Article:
Faith & Life


Praying the Rosary Alone and Together Brings Many Blessings

By Cathi Douglas     10/6/2017

Using beads in meditation is an ancient practice of many faiths. For Catholics, praying with the rosary is said to have begun with St. Dominic in his preaching many hundreds of years ago. 

Some traditions hold that St. Dominic was asked by Our Lady to pray the rosary in his efforts to defeat the Albigensian Heresy in France, yet certain parts of the rosary are known to have been prayed before St. Dominic’s time.  

The rosary’s role as a meditation aid for the laity continues today. In fact, rosary is Latin for ‘garland of roses,’ a fitting tribute to Mary.  

We pray the rosary alone and in groups; rosaries are often said upon a loved one’s death in the days before a funeral. October is the month of the Rosary and Oct. 7 is the memorial to Our Lady of the Rosary, dedicated by St. Pius V, who credited a victory over the invading Turks to the intercession of Mary through the rosary. 

“Mary offered the rosary to the faithful as a method or practice that yields fruit,” explains Katie Dawson, director of Parish Faith Formation for the Diocese of Orange. “It has a privileged place in our Catholic practices.” 

Learning to pray the rosary often begins at home when children are young. “Even done badly the rosary is still worth doing, and that’s what makes it such a good prayer for families,” Dawson notes. “It can be adapted to the ages of children. One or two mysteries may be told with a decade or two of the rosary as a family prayer.”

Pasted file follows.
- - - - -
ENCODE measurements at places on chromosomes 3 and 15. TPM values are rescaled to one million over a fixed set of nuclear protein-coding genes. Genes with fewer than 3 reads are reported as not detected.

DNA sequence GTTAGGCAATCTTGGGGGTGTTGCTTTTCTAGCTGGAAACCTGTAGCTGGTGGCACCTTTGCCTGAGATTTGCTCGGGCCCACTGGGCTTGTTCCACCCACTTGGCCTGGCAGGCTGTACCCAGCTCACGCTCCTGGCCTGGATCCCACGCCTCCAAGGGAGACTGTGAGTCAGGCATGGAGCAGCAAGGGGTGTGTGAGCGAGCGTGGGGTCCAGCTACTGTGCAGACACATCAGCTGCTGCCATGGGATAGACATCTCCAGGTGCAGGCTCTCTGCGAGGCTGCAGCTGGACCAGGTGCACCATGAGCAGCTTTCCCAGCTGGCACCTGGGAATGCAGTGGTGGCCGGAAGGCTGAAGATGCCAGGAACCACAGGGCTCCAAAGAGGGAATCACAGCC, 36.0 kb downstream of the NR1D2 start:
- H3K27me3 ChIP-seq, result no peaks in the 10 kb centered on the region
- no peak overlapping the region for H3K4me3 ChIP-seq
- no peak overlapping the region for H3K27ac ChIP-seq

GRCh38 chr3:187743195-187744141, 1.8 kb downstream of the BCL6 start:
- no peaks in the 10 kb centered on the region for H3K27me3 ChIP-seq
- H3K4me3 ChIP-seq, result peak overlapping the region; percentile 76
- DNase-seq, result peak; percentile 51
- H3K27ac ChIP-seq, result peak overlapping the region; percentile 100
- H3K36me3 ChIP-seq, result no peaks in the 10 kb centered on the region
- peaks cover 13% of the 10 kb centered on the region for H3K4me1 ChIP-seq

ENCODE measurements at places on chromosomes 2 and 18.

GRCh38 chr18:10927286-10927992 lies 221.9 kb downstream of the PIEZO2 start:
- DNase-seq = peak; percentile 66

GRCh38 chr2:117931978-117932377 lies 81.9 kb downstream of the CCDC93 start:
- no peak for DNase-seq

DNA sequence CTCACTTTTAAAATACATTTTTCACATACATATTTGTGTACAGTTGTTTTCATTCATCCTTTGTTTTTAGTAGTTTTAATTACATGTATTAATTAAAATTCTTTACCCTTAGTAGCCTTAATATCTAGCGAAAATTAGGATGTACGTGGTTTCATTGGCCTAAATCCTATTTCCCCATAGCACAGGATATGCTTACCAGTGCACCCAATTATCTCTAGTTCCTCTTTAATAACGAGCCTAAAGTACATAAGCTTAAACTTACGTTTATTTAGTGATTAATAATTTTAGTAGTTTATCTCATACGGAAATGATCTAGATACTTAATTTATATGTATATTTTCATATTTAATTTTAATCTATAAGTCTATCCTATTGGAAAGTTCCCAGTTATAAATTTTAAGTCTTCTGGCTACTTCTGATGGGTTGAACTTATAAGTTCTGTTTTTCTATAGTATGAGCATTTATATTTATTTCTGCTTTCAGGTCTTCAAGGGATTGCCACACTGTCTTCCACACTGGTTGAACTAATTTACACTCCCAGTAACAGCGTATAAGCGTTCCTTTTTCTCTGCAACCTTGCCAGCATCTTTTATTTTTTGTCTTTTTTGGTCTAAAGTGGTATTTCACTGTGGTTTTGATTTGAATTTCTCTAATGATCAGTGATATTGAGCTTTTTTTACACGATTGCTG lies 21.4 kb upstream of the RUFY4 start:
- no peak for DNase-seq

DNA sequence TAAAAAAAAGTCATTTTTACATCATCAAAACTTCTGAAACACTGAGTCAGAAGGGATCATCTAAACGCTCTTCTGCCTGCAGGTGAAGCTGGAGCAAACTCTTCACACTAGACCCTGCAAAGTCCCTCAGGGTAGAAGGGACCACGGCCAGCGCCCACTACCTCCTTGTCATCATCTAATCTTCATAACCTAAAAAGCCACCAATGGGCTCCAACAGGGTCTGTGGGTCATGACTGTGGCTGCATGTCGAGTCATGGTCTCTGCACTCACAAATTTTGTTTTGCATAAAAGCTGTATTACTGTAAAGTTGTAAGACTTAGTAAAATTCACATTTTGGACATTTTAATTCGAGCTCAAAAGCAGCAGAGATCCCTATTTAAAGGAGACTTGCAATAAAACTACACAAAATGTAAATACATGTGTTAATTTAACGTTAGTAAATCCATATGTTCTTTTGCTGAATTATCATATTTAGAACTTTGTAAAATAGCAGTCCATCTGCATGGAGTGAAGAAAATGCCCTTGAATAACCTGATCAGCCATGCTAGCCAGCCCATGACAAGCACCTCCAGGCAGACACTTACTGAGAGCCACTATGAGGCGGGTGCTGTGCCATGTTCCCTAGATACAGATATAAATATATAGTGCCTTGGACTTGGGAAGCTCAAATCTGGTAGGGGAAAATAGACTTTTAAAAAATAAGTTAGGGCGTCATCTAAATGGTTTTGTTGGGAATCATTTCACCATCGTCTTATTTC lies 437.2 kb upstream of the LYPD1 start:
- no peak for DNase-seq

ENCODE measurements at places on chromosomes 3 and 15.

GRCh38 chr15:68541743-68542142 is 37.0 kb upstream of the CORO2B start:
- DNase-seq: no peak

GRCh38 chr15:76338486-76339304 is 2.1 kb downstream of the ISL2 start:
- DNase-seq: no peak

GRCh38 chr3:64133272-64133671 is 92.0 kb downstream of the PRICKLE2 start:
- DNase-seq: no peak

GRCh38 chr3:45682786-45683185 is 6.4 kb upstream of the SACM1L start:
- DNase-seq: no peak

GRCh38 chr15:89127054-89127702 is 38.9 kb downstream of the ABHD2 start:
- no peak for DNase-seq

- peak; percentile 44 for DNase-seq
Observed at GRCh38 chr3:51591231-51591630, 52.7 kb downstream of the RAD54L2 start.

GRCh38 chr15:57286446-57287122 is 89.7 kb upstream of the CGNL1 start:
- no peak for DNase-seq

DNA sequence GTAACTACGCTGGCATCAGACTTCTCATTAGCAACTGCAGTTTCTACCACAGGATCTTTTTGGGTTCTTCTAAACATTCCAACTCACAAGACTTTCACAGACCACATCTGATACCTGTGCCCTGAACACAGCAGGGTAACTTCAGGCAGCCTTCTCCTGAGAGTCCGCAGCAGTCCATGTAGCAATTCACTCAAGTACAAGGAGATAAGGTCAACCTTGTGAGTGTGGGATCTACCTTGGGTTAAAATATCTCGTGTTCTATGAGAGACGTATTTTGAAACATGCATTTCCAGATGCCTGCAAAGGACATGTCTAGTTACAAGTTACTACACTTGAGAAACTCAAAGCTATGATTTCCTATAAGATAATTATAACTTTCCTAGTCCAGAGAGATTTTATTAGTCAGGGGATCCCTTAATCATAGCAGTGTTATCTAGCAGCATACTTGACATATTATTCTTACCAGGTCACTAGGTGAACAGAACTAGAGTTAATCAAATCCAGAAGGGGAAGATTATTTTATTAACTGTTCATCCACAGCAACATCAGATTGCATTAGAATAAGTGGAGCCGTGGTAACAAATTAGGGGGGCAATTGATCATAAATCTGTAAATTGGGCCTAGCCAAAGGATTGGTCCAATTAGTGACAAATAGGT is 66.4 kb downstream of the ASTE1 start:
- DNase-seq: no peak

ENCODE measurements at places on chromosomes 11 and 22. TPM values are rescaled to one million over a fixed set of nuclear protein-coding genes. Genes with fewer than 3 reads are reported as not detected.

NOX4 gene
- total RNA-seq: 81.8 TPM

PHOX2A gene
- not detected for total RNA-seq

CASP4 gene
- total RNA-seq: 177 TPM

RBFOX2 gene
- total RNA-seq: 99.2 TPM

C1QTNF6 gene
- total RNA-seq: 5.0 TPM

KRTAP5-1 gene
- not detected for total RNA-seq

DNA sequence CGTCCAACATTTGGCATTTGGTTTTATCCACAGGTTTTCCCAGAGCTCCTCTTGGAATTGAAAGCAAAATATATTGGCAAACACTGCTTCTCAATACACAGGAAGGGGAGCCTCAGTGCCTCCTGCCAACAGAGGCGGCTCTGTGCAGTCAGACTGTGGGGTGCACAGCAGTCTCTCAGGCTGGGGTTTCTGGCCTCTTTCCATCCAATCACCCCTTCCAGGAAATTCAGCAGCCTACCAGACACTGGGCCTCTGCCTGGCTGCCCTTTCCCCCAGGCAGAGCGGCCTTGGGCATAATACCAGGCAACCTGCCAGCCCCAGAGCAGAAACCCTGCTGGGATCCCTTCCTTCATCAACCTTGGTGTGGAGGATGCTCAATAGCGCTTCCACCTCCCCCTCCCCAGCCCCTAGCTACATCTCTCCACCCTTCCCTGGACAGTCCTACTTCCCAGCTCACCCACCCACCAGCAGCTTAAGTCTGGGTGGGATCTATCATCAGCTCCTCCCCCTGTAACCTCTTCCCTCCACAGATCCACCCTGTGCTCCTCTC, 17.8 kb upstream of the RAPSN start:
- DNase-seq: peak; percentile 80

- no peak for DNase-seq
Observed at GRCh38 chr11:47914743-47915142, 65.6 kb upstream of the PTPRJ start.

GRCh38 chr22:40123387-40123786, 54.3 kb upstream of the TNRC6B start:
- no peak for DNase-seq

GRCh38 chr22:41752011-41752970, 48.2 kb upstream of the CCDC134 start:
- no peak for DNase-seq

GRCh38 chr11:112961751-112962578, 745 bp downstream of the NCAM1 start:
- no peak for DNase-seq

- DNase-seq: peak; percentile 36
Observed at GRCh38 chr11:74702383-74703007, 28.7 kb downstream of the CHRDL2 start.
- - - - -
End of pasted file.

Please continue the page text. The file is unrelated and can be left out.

The benefits of praying the rosary, Dawson says, are that it helps develop spiritual discipline in our lives that fosters a Catholic imagination. “The rosary keeps the story of Jesus in our imagination to recall historic events that inform our faith.” 

Repetition of stories embedded in our memories enables us to meditate deeply, Dawson notes. “The rosary is the presentation of the entire story of our faith using all four of the holy mysteries.”  


Learning to pray the rosary 

For those who don’t learn the rosary from their parents, many tutorials are available online. The rosary consists of recognizable prayers; each rosary begins with the Apostle’s Creed, one Our Father, three Hail Marys, often offered for the Pope’s intentions and the virtues of faith, hope and charity, and a Glory Be. Then prayer moves on to the five decades of a single set of mysteries, each including one Our Father, 10 Hail Marys and a Glory Be.  

The Catholic Church has set aside rosary days to help in praying the rosary. The cycle of the rosary follows the rhythm of the liturgical year observed by the Catholic Church. 

Sunday Glorious Mysteries of the rosary  

Monday Joyful Mysteries of the rosary 

Tuesday Sorrowful Mysteries of the rosary 

Wednesday Glorious Mysteries of the rosary 

Thursday Luminous Mysteries of the rosary.  

Friday Sorrowful Mysteries of the rosary 

Saturday Joyful Mysteries of the rosary. 


On Sundays during the Christmas season, the Joyful Mysteries are said; during Sundays in the Lenten season, the Sorrowful Mysteries are said. 

The joyful mysteries include: The Annunciation, the Visitation, the Birth of Jesus, the Presentation in the Temple and Finding the Child in the Temple. 

The sorrowful mysteries include: The Agony in the Garden, the Scourging at the Pillar, the Crowning with Thorns, the Carrying of the Cross, and the Crucifixion. 

The glorious mysteries include: The Resurrection, the Ascension, the Descent of the Holy Spirit, the Assumption and the Coronation of Our Lady as Queen of Heaven and Earth. 

The luminous mysteries include: The Baptism of Our Lord at the Jordan, the Wedding Feast at Cana, the Proclamation of the Kingdom, the Transfiguration and the Institution of the Holy Eucharist.